The European Commission's classification system for "green" investments published June 18 will act as "toolbox" for investors and companies to help them make sustainable investment decisions and prevent greenwashing, according to the EU commissioner in charge of the body's sustainable finance action plan.
Estimating that between €175 billion and €290 billion of private investment is needed to achieve a carbon-neutral economy by 2050, Valdis Dombrovskis, the Commission's vice president responsible for financial stability, financial services and capital markets union, said the taxonomy was essential for providing a common understanding of what assets actually were "green" or environmentally friendly.
The 414-page report covers 67 activities across eight sectors, including energy, transport, agriculture, manufacturing, technology and real estate. The taxonomy defines environmentally sustainable activities in each of those sectors, such as zero-emissions transport, but also looks at how traditional industries such as iron and steel are making the transition to a carbon-neutral economy.
Green bond standards
Dombrovskis said the publication of the report would stop "greenwashing," when companies make an investment sound more environmentally friendly than it is, as it would provide a clear definition of what was green and what kind of economic and sector activities qualify under the taxonomy.
"We are not talking about only renewables and so on," he told reporters in Brussels. For example, the economy still needs steel, but it must be used in a more environmentally friendly way.
The report is one of three published June 18 as the Commission seeks to step up its climate-focused agenda under its sustainable finance action plan launched in 2018.
The Commission also made public a report on green bond standards, which will be linked to the taxonomy. Dombrovskis said the standards will determine which climate-friendly and environmentally friendly activities should be eligible for funding with an EU green bond, something that should boost the green bond market. The third report on climate benchmarks sets out methodologies for developing low-carbon benchmarks or benchmarks aligned with the Paris agreement on climate change, which aims to limit global warming ideally to 1.5 degrees Celsius above pre-industrial levels, and to 2 degrees Celsius more at the most.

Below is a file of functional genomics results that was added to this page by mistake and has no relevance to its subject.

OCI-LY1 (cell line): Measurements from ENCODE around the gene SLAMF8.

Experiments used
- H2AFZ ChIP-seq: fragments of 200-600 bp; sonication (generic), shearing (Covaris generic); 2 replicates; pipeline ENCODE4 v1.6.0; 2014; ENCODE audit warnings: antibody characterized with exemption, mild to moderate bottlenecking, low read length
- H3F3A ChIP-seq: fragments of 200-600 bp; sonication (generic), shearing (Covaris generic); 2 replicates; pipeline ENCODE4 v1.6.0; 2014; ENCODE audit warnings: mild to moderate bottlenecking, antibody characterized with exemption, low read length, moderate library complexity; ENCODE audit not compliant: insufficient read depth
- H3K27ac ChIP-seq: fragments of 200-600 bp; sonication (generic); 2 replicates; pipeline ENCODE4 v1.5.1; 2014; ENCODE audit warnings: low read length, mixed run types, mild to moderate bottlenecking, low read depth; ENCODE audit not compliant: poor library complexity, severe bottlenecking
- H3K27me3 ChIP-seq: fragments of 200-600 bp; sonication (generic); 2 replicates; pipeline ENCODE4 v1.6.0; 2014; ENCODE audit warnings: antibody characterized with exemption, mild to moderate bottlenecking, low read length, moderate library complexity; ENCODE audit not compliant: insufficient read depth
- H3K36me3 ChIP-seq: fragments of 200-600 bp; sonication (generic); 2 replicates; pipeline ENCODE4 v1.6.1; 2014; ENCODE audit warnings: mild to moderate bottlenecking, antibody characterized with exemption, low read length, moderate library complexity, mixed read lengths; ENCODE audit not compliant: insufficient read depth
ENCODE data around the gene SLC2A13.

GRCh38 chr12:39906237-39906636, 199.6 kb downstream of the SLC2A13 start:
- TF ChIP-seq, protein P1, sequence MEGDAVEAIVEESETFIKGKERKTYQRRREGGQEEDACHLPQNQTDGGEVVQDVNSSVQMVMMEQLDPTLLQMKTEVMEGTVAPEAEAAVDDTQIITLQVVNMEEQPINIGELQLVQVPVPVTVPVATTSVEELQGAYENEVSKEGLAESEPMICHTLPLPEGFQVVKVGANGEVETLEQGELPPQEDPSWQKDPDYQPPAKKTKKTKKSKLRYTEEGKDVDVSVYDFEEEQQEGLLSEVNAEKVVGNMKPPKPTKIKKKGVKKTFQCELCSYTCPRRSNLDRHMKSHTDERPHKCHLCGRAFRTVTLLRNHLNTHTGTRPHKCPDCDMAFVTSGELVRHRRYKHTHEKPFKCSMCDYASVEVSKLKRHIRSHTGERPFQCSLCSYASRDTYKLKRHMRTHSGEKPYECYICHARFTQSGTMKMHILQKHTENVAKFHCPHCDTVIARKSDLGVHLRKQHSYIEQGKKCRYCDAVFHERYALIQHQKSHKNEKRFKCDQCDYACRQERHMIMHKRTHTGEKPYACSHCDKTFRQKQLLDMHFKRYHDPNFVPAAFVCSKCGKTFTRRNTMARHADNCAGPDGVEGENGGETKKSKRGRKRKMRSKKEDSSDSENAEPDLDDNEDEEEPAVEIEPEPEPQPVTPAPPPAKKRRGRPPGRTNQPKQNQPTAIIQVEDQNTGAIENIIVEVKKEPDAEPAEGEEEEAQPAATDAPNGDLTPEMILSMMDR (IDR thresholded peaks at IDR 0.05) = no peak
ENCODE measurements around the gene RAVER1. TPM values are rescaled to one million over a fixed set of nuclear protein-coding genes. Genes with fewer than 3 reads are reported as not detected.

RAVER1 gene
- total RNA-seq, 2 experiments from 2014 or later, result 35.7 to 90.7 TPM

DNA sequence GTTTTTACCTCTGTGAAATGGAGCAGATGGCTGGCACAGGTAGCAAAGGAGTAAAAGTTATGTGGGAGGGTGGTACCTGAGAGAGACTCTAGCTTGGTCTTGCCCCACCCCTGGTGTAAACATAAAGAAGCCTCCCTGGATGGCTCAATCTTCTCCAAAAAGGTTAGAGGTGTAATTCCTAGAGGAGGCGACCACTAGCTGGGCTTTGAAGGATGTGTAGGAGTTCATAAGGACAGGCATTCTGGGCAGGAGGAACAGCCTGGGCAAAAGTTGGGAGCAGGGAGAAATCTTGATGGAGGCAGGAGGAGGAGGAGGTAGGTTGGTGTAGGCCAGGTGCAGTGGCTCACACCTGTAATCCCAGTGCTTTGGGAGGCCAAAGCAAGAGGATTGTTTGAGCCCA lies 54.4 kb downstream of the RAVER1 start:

As part of the Commission's sustainable finance action plan, the reports aim to help guide financing away from polluting industries to more sustainable ones, Dombrovskis said.
"The goal of the sustainable finance action plan is to steer the investment toward green and sustainable investment activities, but it doesn't mean that we prohibit other activities. Investment in coal is still not prohibited — we would not recommend it under our sustainable finance [plan], but it is still there."
The Commission also published its guidelines on reporting climate-related information, and Dombrovskis said it had integrated the recommendations of the G-20's voluntary disclosure framework from the Task Force on Climate-related Financial Disclosures.
The move would ensure "greater global convergence of climate reporting," he said.
The reports will form the basis of consultations in the coming months and will not come into force before the new European Parliament sits later in the year.